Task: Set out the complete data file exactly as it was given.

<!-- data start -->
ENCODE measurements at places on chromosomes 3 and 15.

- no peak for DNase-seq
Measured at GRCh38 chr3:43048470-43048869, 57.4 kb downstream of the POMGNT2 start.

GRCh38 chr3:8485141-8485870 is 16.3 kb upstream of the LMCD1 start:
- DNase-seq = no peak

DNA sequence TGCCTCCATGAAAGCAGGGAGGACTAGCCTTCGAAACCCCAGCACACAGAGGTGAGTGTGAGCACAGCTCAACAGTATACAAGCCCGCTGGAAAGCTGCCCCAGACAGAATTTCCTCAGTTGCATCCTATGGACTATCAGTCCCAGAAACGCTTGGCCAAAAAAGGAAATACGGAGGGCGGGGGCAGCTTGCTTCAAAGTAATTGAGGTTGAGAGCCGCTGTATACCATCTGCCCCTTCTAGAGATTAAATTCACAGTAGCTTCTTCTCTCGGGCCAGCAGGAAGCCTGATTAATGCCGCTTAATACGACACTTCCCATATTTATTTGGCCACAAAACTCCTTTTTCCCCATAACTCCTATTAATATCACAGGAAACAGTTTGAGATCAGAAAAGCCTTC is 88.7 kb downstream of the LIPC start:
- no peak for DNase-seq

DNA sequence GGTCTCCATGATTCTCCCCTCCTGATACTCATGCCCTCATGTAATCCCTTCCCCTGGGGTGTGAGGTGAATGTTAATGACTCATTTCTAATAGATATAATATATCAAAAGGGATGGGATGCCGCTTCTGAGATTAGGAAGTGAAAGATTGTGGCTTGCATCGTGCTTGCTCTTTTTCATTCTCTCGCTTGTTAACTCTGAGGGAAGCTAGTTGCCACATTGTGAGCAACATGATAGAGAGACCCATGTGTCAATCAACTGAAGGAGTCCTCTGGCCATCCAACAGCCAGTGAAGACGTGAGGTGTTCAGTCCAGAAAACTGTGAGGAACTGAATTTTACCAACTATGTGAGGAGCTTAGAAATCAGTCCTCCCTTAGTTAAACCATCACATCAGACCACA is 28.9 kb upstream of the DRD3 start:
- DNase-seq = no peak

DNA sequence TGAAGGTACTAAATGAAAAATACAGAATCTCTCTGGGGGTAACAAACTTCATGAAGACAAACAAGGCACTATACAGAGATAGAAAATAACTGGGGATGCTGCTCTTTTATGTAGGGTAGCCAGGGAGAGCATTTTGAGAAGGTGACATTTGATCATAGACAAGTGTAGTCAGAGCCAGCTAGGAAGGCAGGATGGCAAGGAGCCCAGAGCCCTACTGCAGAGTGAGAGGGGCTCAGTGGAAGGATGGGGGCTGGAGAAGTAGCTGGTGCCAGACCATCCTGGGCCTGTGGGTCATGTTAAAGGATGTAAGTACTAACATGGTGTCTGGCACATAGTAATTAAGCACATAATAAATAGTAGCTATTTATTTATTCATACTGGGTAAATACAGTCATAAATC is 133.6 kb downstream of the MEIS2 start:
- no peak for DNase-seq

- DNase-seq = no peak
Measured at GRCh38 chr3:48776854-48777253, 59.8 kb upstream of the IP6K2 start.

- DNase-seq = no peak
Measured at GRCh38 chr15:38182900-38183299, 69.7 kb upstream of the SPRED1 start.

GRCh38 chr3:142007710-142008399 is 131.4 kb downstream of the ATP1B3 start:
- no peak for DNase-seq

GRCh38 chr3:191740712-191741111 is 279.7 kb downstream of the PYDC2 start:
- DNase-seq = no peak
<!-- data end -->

ENCODE measurements at places on chromosomes 3 and 15.

- no peak for DNase-seq
Measured at GRCh38 chr3:43048470-43048869, 57.4 kb downstream of the POMGNT2 start.

GRCh38 chr3:8485141-8485870 is 16.3 kb upstream of the LMCD1 start:
- DNase-seq = no peak

DNA sequence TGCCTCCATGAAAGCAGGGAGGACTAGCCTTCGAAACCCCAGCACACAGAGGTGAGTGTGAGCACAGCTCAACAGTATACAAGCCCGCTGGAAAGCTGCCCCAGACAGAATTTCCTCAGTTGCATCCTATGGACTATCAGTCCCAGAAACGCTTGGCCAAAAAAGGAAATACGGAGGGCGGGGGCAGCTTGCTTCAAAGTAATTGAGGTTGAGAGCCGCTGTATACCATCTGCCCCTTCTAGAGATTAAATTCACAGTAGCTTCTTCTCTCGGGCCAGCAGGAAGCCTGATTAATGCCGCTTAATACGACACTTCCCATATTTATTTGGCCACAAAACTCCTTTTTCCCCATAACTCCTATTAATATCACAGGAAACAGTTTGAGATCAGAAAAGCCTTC is 88.7 kb downstream of the LIPC start:
- no peak for DNase-seq

DNA sequence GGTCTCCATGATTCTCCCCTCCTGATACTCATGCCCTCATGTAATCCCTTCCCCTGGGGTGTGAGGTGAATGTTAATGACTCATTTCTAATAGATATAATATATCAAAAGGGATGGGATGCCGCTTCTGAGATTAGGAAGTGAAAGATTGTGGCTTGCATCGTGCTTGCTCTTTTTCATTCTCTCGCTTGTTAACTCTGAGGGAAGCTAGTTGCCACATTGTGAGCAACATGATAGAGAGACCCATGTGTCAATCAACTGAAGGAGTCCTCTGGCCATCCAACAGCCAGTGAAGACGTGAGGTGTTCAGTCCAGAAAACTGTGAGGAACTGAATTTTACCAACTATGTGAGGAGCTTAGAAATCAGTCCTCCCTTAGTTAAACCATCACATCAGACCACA is 28.9 kb upstream of the DRD3 start:
- DNase-seq = no peak

DNA sequence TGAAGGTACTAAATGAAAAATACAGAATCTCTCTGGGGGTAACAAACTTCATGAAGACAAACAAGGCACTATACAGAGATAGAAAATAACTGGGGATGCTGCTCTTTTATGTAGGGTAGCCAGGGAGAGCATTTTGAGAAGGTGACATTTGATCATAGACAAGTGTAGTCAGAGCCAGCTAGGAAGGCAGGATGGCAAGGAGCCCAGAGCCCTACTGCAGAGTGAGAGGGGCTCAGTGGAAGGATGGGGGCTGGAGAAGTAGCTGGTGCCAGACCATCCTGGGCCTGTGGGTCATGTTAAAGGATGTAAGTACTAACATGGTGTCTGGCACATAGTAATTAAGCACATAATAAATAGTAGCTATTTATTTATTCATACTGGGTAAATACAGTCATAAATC is 133.6 kb downstream of the MEIS2 start:
- no peak for DNase-seq

- DNase-seq = no peak
Measured at GRCh38 chr3:48776854-48777253, 59.8 kb upstream of the IP6K2 start.

- DNase-seq = no peak
Measured at GRCh38 chr15:38182900-38183299, 69.7 kb upstream of the SPRED1 start.

GRCh38 chr3:142007710-142008399 is 131.4 kb downstream of the ATP1B3 start:
- no peak for DNase-seq

GRCh38 chr3:191740712-191741111 is 279.7 kb downstream of the PYDC2 start:
- DNase-seq = no peak